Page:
SHOCKS TO THE SYSTEM. Content spending is spiraling upward, too. Sirius has scored two giant deals, signing up domestic diva Martha Stewart in April to run a special channel due to launch in the fall, just months after it signed shock jock Howard Stern, whose program is due to start in January, 2006. In February, 2005, Sirius outbid XM for exclusive rights to NASCAR broadcasts from 2007 to 2011, a deal valued at more than $100 million.
At this rate, Sirius' content spending will reach $130 million -- twice 2004 revenue -- by 2007, according to J.P. Morgan estimates. And XM has been striking deals of its own, such as signing up Opie and Anthony to compete with Stern.
Still, differentiating the companies' offerings is becoming increasingly difficult. Today, "there's no structural reason why one of us wouldn't be able to copy what the other one does," allows Jim Meyer, president of operations and sales at Sirius.
PLENTY OF SAVINGS. Indeed, XM introduced its MyFi wearable device last year. Sirius will unveil its own version, which will allow consumers to listen to its broadcasts live or store them for another time, later this year, says Meyer. Both companies are developing technology to stream video to cars and audio to cell phones. "Sirius has historically been behind XM in hardware development, but they've cut the gap considerably," says David Schrier, an analyst with consultancy ABI Research. They've even recently reached parity on rates -- $12.95 a month for month-to-month subscribers for both XM and Sirius.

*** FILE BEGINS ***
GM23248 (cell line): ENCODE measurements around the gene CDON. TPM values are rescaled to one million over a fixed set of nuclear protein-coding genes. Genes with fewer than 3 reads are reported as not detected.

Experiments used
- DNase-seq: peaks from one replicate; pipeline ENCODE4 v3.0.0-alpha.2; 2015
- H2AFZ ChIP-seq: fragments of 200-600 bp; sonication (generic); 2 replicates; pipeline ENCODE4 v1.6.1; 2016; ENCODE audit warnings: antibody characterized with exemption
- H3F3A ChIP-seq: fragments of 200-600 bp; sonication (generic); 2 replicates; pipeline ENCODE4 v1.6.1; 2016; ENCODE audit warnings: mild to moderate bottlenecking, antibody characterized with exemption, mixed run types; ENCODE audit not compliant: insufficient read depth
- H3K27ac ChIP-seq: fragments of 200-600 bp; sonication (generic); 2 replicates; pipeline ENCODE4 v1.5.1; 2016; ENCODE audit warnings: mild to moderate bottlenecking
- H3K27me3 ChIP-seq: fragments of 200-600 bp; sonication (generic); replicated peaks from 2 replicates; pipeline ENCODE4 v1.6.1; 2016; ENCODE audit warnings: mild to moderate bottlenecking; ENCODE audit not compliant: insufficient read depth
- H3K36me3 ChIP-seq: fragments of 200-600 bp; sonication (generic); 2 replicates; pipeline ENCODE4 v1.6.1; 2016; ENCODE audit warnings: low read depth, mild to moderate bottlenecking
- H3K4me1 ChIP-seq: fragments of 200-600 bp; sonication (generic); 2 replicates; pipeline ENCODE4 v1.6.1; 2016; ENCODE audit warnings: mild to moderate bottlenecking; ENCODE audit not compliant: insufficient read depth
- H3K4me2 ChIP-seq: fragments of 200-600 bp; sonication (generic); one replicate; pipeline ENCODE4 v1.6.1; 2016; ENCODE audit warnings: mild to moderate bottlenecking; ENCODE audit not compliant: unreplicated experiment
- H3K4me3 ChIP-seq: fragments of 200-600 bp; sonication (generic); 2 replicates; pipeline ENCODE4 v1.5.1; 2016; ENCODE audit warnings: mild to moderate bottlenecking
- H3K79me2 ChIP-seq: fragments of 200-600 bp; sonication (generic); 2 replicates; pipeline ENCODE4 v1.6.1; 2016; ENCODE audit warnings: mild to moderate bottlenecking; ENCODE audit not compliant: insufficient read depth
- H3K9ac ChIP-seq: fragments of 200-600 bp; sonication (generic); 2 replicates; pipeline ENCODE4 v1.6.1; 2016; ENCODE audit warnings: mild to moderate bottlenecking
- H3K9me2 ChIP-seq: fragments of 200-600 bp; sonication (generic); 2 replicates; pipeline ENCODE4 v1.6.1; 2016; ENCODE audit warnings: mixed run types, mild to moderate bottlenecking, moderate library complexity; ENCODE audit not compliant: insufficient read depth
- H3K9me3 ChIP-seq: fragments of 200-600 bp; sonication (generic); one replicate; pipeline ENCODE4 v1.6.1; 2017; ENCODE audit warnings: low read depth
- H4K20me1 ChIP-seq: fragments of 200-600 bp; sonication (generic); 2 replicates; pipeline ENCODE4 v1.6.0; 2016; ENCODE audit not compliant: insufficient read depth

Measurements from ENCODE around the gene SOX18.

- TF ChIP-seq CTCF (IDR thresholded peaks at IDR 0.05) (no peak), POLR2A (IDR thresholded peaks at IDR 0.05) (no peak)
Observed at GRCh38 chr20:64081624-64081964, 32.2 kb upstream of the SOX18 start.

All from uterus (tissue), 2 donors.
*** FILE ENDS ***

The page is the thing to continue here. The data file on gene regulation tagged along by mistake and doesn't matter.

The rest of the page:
If they join forces, their subscriber-acquisition costs, ranging from just over $50 for XM and $190 for Sirius, would fall. They wouldn't need all their costly satellites. And their programming costs would also likely plummet.
Such reductions would allow XM and Sirius to better compete with companies offering alternative digital audio options, such as terrestrial radio, which is free and has been cutting back on commercials to battle the competition in the sky.
THE BIG DIFFERENCE. The two companies would have two options for joining forces. First, they could merge. True, they would face antitrust scrutiny from federal regulators. But chances are, the combo would pass muster.
Here's why: Unlike satellite-video companies EchoStar (DISH) and DirecTV, whose merger proposal was rejected back in 2002 because it would have created a monopoly in rural areas, XM and Sirius aren't profitable. They could argue that competition puts a financial strain on their business. Moreover, they don't control a large chunk of the consumer market anywhere.
What's more, the licenses XM and Sirius received from the Federal Communications Commission back in 1997 don't specifically prohibit a merger, says Harold Furchtgott-Roth, a former FCC commissioner who's now president of economics consultancy Furchtgott-Roth Economic Enterprises.
BRANCHING OUT. A content alliance is the other possibility, since Sirius CEO Mel Karmazin, a key architect in the CBS-Viacom merger, might be determined to keep Sirius growing on his own. In that case, perhaps Sirius and XM might agree to pool their programming resources, says ABI's Schrier.
An alliance like this would allow them to focus on rivals as well as opening up new markets, such as delivering satellite radio to cell phone -- a potentially costly undertaking. On July 13, XM announced that it acquired WCS Wireless, which owns wireless licenses that would enable XM to offer additional data and video services. The all-stock deal is valued at nearly $200 million. Both XM and Sirius may have to make more acquisitions to address competitive threats in the coming months.
"The [satellite-radio] market is barely scratched," says Tuna Amobi, an analyst with Standard & Poor's. And with the market expected to grow tenfold by 2009, XM and Sirius could find they're better suitors than fighters.
Kharif is a reporter for BusinessWeek Online in Portland, Ore.